One last reason for a narrower tire - they're usually significantly lower priced. My 4.00-18 Duro Median 904 was about $20 less than the 120/80-18 Median 904.
__________________
Ever get lost? You know, that good kind of lost - come to a dirt road intersection and you have no idea where you are or which way to turn? I like when that happens!

Mark - klx678
95 KLX650C w/Vulcan piston bigbore, Now an 09 KLX250S, selling my 90 Zephyr 550
markk53 is offline   Reply With Quote
Old 10-09-2014, 12:58 PM   #12
GlennR
Playin' in the Fire
 
GlennR's Avatar
 
Joined: Nov 2010
Location: Boone,NC
Oddometer: 1,939
Mark,

Your explanation makes a lot of sense. I recently mounted the lightest knobby I could find on my little XT225 to see how it handled the woods. Even though it's the smallest & lightest tire I could find it still has too much traction for the bike. The bike will flip itself over before it breaks traction. I was better off with the Shinko 244, a new one is quite impressive and feels perfect on the 225.

I'll most likely pull the knobby off even though it's almost new. The bike isn't really good on the street anymore & that's half the reason of having a dual sport. I'd read a number of guys running knobbies on them and had hoped I could get by using it as my trail riding bike, but the trails are too rough & steep here and my ego doesn't like the bike being the weakest link preventing me from climbing big hills.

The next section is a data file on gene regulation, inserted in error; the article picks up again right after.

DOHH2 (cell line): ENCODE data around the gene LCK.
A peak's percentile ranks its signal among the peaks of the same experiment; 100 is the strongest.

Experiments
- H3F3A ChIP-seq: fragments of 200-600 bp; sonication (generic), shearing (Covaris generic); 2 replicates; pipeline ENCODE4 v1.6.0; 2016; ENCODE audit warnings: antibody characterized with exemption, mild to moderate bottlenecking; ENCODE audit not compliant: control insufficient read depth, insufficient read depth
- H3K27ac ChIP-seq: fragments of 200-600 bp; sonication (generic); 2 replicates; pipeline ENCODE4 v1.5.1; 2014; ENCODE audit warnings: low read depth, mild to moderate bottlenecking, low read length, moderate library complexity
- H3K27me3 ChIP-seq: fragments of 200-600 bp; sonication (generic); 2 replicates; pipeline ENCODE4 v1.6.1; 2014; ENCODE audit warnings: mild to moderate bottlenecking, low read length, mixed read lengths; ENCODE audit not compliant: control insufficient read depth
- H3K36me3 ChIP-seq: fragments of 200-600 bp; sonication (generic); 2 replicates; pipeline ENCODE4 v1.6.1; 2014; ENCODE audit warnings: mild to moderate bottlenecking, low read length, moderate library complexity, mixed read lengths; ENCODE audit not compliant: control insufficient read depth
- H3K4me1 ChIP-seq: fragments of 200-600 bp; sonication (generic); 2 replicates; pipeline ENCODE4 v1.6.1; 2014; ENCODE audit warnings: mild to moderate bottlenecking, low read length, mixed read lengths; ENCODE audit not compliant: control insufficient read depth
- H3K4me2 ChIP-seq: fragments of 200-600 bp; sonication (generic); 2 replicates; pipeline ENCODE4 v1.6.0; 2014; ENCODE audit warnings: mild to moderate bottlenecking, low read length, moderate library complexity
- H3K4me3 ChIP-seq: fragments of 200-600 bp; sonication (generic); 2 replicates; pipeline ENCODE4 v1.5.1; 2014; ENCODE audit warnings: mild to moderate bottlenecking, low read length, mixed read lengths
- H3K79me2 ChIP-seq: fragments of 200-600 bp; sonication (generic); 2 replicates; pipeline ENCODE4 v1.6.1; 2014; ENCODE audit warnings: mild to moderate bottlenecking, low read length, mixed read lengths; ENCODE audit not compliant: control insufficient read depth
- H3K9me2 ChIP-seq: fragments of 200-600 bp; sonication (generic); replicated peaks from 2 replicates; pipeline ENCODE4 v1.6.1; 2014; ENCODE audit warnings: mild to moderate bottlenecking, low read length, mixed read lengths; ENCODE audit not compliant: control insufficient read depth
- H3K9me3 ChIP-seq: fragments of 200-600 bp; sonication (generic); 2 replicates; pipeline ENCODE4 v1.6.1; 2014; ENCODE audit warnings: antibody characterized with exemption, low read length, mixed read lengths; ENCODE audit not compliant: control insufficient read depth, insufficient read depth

I found a deal on a 05' KTM 300 2 stroke and now I'm the weak link!
GlennR is offline   Reply With Quote
Old 10-09-2014, 04:41 PM   #13
markk53
jack of all trades...
 
markk53's Avatar
 
Joined: Dec 2007
Location: Delaware Ohio
Oddometer: 7,835
Another reason to ride a muddling Japanese dual sport - blame it on the bike!

I never ran knobbies on the street (well on a road legal machine for any distance). My brother did DOT legal ones and burned them up in 1000 miles, so I took that to heart. Not many people run them, but I've had fantastic experience with the Duro Median 903/904 on my 650. They just plain work everywhere I've ridden. They stick well enough to chase sport bikes and supermotos through turns, then clean out pretty well when actually off road.

Decent spread of sizes, tread design makes sense. I've done over 30,000 on them over the past 14 years. I bought them when I couldn't afford Avons or Metzlers, then after using them I didn't switch back when I could afford the more expensive ones. Why quit what works.

I will say my experience with their road tires wasn't near as good. They looked cool, but weren't confidence inspiring.
__________________
Ever get lost? You know, that good kind of lost - come to a dirt road intersection and you have no idea where you are or which way to turn? I like when that happens!

Mark - klx678
95 KLX650C w/Vulcan piston bigbore, Now an 09 KLX250S, selling my 90 Zephyr 550
markk53 is offline   Reply With Quote
Reply

Share

Thread Tools Search this Thread
Search this Thread:

.
Display Modes

Posting Rules
You may not post new threads
You may not post replies
You may not post attachments
You may not edit your posts

BB code is On
Smilies are On
[IMG] code is On
HTML code is On

Forum Jump


Times are GMT -7.   It's 03:27 PM.


Powered by vBulletin® Version 3.8.5
Copyright ©2000 - 2014, Jelsoft Enterprises Ltd.
Copyright ADVrider 2011-2014